Once-in-a-lifetime climb with 7 rad ladies from SheJumps and 4 amazing lady guides from RMI.
I've always dreamed about climbing Mt. Rainier. I spent the last 3 years looking at its peak from the top of other cascade volcanoes, and it was becoming more and more tempting. An organization I've been getting more involved in called SheJumps offers fundraising climbs each year on Mt. Rainier, and on a whim, I decided to reach out about this year's climb. There weren't technically any openings left, as most of these people had been signed up since the beginning of the year, but I figured why not ask? Oddly enough, someone who'd signed up to climb had sustained an ankle injury and wasn't sure if she'd be able to climb. I was told to sit tight for a few weeks until they knew more, and that they would offer me a spot if she dropped out.
I spent the late part of June anxiously waiting to hear and tentatively training for what would be the biggest physcial undertaking of my life. Mind you, that the climb was July 9-12, and I was only a couple of weeks away from possibly going up Ranier. I got the call two weeks before the climb that I was IN! I spent the next two weeks in a state of complete excited-panic-holy-sh*t mode, trying to make sure I was ready to go. I spent the weekend prior to the climb trekking up to Camp Muir with a full pack, trying to get a feel for what was ahead.
The next weekend, I arrived in Ashford to meet the team from SheJumps and our guides from RMI. We were an all women's team of 7 climbers and 4 guides. I was so inspired to be around so many other female climbers. I'm usually the only woman in a group of male climbers. We immediately built an amazing sense of camraderie and trust in one another, like we had known each other for years. I guess that's what happens when you get like-minded people together.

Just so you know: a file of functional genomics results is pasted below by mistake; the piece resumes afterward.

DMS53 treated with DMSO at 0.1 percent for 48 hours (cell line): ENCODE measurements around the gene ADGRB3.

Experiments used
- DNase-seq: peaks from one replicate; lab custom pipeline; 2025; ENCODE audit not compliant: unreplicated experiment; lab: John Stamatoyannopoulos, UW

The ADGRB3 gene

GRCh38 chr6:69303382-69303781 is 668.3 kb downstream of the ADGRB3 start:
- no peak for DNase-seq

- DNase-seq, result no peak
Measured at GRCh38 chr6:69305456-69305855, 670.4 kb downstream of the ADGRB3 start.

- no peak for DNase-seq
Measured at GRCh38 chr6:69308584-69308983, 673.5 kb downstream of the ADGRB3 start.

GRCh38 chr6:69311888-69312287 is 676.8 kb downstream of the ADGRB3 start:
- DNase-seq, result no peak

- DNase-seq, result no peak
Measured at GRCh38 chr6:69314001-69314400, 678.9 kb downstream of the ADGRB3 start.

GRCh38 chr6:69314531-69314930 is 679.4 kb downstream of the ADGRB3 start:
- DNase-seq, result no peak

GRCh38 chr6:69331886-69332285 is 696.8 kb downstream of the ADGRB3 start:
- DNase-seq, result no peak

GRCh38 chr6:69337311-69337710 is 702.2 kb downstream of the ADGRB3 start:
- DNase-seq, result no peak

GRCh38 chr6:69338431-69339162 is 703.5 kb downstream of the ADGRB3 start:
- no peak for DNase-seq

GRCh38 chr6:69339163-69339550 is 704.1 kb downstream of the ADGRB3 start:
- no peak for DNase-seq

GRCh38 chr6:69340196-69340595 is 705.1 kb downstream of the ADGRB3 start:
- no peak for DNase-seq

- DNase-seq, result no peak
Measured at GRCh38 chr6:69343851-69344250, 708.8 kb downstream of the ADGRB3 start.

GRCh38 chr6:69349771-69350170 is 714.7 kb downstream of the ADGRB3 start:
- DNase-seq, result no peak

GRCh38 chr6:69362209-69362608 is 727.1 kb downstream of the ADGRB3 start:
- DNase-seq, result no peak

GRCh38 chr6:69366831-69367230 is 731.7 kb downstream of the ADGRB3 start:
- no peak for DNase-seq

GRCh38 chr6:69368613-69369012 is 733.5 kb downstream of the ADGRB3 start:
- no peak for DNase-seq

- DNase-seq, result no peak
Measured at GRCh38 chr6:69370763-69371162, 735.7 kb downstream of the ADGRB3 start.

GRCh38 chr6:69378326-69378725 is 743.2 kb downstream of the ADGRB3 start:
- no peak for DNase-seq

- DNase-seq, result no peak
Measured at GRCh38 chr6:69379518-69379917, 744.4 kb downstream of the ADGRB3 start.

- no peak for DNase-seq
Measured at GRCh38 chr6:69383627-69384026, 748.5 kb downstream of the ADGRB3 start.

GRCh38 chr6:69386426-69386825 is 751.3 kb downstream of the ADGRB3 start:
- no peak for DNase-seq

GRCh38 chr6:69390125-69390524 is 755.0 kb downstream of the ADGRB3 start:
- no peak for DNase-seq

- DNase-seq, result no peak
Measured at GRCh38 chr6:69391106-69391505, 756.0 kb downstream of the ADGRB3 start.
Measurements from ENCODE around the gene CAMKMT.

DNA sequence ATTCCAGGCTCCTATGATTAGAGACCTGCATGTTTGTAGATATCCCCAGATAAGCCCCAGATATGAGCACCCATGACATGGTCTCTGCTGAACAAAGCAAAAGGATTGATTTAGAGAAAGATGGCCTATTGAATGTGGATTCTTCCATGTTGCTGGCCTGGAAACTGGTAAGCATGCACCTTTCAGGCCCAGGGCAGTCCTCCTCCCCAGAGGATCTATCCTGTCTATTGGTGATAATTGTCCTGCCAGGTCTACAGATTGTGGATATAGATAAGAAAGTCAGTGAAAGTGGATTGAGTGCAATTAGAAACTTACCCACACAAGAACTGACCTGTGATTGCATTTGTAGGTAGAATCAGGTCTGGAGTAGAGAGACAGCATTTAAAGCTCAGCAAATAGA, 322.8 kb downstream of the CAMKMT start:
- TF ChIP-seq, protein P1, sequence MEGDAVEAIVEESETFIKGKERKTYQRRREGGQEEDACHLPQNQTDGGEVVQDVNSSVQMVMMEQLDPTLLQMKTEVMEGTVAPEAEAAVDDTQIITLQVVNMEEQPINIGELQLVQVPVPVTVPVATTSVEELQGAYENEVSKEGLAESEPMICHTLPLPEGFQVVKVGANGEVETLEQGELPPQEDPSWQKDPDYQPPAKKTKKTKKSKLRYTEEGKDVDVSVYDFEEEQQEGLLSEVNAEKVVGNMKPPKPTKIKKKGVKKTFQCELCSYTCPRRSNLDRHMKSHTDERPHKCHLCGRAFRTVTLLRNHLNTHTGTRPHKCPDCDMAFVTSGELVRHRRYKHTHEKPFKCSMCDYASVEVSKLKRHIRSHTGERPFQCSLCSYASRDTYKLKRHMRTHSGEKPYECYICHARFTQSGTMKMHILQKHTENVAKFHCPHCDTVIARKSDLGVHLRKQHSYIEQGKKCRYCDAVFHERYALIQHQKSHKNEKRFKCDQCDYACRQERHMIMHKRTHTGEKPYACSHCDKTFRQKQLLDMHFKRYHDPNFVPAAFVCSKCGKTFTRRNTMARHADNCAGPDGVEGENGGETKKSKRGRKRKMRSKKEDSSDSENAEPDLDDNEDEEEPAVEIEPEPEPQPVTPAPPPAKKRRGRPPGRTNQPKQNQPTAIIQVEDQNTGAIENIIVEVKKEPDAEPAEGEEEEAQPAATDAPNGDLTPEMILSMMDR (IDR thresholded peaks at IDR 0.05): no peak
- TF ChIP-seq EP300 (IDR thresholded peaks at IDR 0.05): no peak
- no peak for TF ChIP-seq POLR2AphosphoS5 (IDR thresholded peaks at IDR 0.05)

We spent the following day on the Muir snowfield learning cramponing techniques, self-arrest, and rope travel with our incredible guides. Once snow school was over, the heaviness of the task ahead set in. I couldn't have been more nervous. I carefully loaded my pack with climbing gear and copious amounts of Picky Bars that evening and tried to get a wink of sleep.
The next day, we loaded packs on our backs and made the 4,500 ft, 5-mile trek up to Camp Muir from Paradise. The sun beat down and reflected back off the snow, making an already warm day feel even more intense. I did my best to move slow and intentionally up the snowfield. I was trying to follow the advice of a family friend who had climbed Rainier a handful of times - "be the turtle."
When we hit Camp Muir in the late afternoon, we threw our packs down in the bunkhouse and took a well-deserved rest. Sitting at 10,000 ft, I started to feel the effects of hypoxia. Sitting through our team summit preparation meeting with the guides, I started to feel naseous - whether it was from the nerves or the thin air, I can't be sure. A warm cup of ramen noodles and broth brought me back to, taking in the salt and replenishing all of the liquid I'd likely lost earlier in the day. Our summit meeting outlined the route, gear list, and logistics for the following day. We were to "sleep" that evening from 6pm to 11pm, when we'd be awoken by the guides to prepare for our summit attempt. I laid in my bunk wide awake until about 10pm when I fell asleep briefly. As soon as the guide walked in and turned on the light, I knew it was game time.
I started the morning with my Picky Bars How Bout Dem Apples oatmeal, the breakfast of absolute CHAMPIONS! I scrambled around the bunkhouse packing my gear, lacing up my mountaineering boots, and trying to turn nerves into excitement. When I stepped out of the bunkhouse, the sky was lit up with the most stars I've ever seen. The milkway was on full display for us. I put my crampons, roped up to my teammates and guides, and we began our ascent.
We set across the Cowlitz Glacier towards Cathedral Gap at midnight. The boot pack wound its way mildly up and across the glacier. As we reached Cathedral Gap, the trail became rocky and awkward for cramponed feet. I looked down at the rope in front of me hanging in a loose curve between my teammate and I as I walked, monitoring the distance kept between us. We stopped at Ingraham Flats for our first break of the summit push. I pulled my oversized parka out of my pack and threw it around me, rummaging through the pockets for my pre-stocked snacks and Picky Bars. Our guides were monitoring us closely, encouraging us to eat whatever we could, drink water, and checking in on our remaining stores of energy. I turned around just in time to avoid witnessing one of my teammates on another rope group puke into the snow. We were sitting at 11,000 ft and the elevation was starting to take its toll on all of us.